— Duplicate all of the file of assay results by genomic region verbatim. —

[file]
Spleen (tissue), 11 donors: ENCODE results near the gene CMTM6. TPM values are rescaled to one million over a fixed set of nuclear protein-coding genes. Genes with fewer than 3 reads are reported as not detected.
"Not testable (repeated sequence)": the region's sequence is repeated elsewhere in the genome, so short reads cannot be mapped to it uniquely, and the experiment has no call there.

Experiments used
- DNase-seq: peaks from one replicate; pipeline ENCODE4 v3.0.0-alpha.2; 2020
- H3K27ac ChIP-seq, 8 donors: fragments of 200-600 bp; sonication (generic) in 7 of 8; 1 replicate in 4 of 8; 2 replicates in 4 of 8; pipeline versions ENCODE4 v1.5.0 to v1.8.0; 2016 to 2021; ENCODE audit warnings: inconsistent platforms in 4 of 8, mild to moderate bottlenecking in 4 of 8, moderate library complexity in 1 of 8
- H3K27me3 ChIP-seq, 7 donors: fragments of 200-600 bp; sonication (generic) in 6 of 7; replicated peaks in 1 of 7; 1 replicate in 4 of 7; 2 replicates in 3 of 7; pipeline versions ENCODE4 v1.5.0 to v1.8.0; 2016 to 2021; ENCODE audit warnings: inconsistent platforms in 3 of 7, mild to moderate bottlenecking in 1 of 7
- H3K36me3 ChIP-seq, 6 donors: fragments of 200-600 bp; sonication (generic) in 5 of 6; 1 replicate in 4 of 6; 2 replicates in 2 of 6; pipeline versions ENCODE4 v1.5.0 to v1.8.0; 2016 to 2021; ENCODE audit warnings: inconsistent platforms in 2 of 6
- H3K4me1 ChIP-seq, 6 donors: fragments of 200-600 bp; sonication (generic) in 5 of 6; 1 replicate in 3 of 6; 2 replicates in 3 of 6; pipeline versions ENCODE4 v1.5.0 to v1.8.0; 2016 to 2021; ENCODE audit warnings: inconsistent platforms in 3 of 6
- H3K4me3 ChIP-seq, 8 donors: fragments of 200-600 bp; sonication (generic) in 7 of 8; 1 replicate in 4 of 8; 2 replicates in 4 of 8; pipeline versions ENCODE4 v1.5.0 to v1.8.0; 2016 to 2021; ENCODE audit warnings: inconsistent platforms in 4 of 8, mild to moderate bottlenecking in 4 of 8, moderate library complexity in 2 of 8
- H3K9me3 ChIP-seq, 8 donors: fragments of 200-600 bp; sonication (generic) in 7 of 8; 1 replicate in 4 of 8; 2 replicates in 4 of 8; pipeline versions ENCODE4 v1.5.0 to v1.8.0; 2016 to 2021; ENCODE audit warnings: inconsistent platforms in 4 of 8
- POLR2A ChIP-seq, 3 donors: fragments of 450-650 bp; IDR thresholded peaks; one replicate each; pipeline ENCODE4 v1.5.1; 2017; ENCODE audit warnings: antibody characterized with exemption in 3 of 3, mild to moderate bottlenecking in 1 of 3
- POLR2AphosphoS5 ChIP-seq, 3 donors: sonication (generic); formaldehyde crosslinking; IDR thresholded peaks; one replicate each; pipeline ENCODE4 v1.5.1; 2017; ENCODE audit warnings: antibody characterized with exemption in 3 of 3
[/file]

Spleen (tissue), 11 donors: ENCODE results near the gene CMTM6. TPM values are rescaled to one million over a fixed set of nuclear protein-coding genes. Genes with fewer than 3 reads are reported as not detected.
"Not testable (repeated sequence)": the region's sequence is repeated elsewhere in the genome, so short reads cannot be mapped to it uniquely, and the experiment has no call there.

Experiments used
- DNase-seq: peaks from one replicate; pipeline ENCODE4 v3.0.0-alpha.2; 2020
- H3K27ac ChIP-seq, 8 donors: fragments of 200-600 bp; sonication (generic) in 7 of 8; 1 replicate in 4 of 8; 2 replicates in 4 of 8; pipeline versions ENCODE4 v1.5.0 to v1.8.0; 2016 to 2021; ENCODE audit warnings: inconsistent platforms in 4 of 8, mild to moderate bottlenecking in 4 of 8, moderate library complexity in 1 of 8
- H3K27me3 ChIP-seq, 7 donors: fragments of 200-600 bp; sonication (generic) in 6 of 7; replicated peaks in 1 of 7; 1 replicate in 4 of 7; 2 replicates in 3 of 7; pipeline versions ENCODE4 v1.5.0 to v1.8.0; 2016 to 2021; ENCODE audit warnings: inconsistent platforms in 3 of 7, mild to moderate bottlenecking in 1 of 7
- H3K36me3 ChIP-seq, 6 donors: fragments of 200-600 bp; sonication (generic) in 5 of 6; 1 replicate in 4 of 6; 2 replicates in 2 of 6; pipeline versions ENCODE4 v1.5.0 to v1.8.0; 2016 to 2021; ENCODE audit warnings: inconsistent platforms in 2 of 6
- H3K4me1 ChIP-seq, 6 donors: fragments of 200-600 bp; sonication (generic) in 5 of 6; 1 replicate in 3 of 6; 2 replicates in 3 of 6; pipeline versions ENCODE4 v1.5.0 to v1.8.0; 2016 to 2021; ENCODE audit warnings: inconsistent platforms in 3 of 6
- H3K4me3 ChIP-seq, 8 donors: fragments of 200-600 bp; sonication (generic) in 7 of 8; 1 replicate in 4 of 8; 2 replicates in 4 of 8; pipeline versions ENCODE4 v1.5.0 to v1.8.0; 2016 to 2021; ENCODE audit warnings: inconsistent platforms in 4 of 8, mild to moderate bottlenecking in 4 of 8, moderate library complexity in 2 of 8
- H3K9me3 ChIP-seq, 8 donors: fragments of 200-600 bp; sonication (generic) in 7 of 8; 1 replicate in 4 of 8; 2 replicates in 4 of 8; pipeline versions ENCODE4 v1.5.0 to v1.8.0; 2016 to 2021; ENCODE audit warnings: inconsistent platforms in 4 of 8
- POLR2A ChIP-seq, 3 donors: fragments of 450-650 bp; IDR thresholded peaks; one replicate each; pipeline ENCODE4 v1.5.1; 2017; ENCODE audit warnings: antibody characterized with exemption in 3 of 3, mild to moderate bottlenecking in 1 of 3
- POLR2AphosphoS5 ChIP-seq, 3 donors: sonication (generic); formaldehyde crosslinking; IDR thresholded peaks; one replicate each; pipeline ENCODE4 v1.5.1; 2017; ENCODE audit warnings: antibody characterized with exemption in 3 of 3